A. The first step when you encounter an unknown place is to verify the spelling in the original record. German writing can be difficult to decipher, so have someone who’s knowledgeable in the handwriting of the era confirm your interpretation. Also, since clerks tended to spell phonetically, consider alternate spellings even unusual ones. Try typing hard-to-find place names into the Worldwide Gazetteer <www.gazeteer.com> to see both matching and similarly spelled places.
You might have to take an indirect approach: Look at clues Peter Mons and the clerk left you. Mons’ father was a tailor a trade that would require living in a town populous enough to support his occupation. The clerk’s note that Seckenshave was “near Canada in North America” also helps. You’re looking for a northern town where Germans tended to settle after the American Revolution. Several prominent locations in the major river valleys of upstate New York (such as the Mohawk and Hudson river areas) fit these clues.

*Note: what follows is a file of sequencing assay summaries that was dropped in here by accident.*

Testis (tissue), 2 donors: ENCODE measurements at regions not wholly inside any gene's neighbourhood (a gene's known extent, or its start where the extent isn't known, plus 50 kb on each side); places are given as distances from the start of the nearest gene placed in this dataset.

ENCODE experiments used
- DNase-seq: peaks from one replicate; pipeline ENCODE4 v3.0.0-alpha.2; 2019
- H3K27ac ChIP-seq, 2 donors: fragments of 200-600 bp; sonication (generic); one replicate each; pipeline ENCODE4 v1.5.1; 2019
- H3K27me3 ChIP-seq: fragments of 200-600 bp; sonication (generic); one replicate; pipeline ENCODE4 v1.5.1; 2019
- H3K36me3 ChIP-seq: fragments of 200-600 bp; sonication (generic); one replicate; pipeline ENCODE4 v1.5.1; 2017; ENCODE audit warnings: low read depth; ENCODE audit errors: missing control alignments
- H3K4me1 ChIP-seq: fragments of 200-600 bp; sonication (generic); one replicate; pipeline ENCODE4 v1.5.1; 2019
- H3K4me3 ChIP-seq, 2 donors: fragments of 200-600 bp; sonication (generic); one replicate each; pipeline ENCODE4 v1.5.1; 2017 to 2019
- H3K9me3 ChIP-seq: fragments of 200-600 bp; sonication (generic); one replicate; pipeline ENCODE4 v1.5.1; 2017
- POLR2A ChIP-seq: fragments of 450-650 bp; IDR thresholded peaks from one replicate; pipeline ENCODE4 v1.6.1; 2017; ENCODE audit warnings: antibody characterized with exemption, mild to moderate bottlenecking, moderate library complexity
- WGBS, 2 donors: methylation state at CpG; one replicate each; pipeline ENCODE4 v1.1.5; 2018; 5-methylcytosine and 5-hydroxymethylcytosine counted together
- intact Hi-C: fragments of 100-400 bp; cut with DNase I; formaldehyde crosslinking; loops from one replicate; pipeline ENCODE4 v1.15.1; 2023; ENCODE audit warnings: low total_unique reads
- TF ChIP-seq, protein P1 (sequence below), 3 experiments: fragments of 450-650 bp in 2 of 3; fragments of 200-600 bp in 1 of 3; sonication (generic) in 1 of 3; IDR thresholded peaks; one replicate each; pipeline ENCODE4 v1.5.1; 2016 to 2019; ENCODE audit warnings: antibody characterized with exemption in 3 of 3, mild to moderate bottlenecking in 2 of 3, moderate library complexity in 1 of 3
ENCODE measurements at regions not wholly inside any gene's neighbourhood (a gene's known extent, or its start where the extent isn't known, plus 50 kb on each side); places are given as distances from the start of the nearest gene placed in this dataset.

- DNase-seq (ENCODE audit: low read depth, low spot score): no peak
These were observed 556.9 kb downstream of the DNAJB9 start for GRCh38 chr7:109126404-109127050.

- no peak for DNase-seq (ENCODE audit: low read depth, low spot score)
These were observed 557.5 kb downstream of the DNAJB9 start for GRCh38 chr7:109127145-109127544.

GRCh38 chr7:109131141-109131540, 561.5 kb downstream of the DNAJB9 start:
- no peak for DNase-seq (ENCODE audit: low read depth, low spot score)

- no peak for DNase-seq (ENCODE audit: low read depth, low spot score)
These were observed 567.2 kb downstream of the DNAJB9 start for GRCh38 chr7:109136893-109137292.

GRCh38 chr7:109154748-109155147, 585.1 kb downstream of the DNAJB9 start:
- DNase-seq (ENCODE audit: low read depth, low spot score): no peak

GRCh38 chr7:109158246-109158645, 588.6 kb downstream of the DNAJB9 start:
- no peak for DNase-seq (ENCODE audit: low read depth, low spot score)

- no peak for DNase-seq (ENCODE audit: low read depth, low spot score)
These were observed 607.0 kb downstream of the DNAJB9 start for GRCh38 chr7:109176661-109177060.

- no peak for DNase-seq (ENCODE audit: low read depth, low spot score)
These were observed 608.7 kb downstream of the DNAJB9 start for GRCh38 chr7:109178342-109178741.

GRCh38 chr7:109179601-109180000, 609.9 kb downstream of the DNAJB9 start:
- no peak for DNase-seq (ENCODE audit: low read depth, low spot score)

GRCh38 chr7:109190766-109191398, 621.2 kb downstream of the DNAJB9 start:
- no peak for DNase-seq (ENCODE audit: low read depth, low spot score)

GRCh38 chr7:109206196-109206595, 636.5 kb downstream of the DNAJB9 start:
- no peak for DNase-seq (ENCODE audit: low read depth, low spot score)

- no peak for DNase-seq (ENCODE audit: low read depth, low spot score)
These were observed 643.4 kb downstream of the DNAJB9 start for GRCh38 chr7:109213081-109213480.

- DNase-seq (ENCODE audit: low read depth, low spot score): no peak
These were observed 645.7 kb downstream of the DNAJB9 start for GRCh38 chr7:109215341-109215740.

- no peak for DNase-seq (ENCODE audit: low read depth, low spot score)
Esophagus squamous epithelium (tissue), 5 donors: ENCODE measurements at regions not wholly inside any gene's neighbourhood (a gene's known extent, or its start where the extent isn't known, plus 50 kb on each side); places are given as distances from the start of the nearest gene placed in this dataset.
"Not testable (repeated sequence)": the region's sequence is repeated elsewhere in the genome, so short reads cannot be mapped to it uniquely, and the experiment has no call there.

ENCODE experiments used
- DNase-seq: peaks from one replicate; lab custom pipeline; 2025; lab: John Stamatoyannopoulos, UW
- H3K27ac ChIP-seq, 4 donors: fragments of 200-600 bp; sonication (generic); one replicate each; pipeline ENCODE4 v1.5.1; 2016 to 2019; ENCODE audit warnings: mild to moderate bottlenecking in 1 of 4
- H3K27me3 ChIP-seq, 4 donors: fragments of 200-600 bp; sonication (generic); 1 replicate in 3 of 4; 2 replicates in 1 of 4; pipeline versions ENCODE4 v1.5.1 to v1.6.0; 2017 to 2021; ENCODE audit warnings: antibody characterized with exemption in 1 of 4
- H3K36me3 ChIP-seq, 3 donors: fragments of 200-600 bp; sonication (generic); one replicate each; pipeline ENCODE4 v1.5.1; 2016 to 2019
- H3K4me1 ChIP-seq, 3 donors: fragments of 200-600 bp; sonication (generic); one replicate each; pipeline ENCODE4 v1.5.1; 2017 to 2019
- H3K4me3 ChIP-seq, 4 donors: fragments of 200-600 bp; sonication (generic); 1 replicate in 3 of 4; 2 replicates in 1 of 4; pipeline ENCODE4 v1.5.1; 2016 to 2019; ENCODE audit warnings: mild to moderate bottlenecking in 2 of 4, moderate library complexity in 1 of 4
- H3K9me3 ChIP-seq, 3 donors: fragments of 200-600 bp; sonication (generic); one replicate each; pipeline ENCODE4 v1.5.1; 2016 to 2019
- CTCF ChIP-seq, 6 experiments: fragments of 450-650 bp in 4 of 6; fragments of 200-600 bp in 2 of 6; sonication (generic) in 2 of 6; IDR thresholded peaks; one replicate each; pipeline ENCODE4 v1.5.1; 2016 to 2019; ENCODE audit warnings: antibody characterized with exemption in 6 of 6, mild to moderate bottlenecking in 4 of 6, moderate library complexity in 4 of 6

Your next step is to study a map of the region from the time Peter Mons’ father was living in North America, perhaps 1800 or 1825. You’ll find many historical US maps on the Library of Congress Web site at <lcweb2.loc.gov/ammem/gmdhtml/gmdhome.html>.
My hypothesis? Schenectady, a city and county in New York, has a tantalizingly similar name to Seckenshave especially when you change the last sound of the word from vee to dee. To test the theory, search for the Mons family in Schenectady records.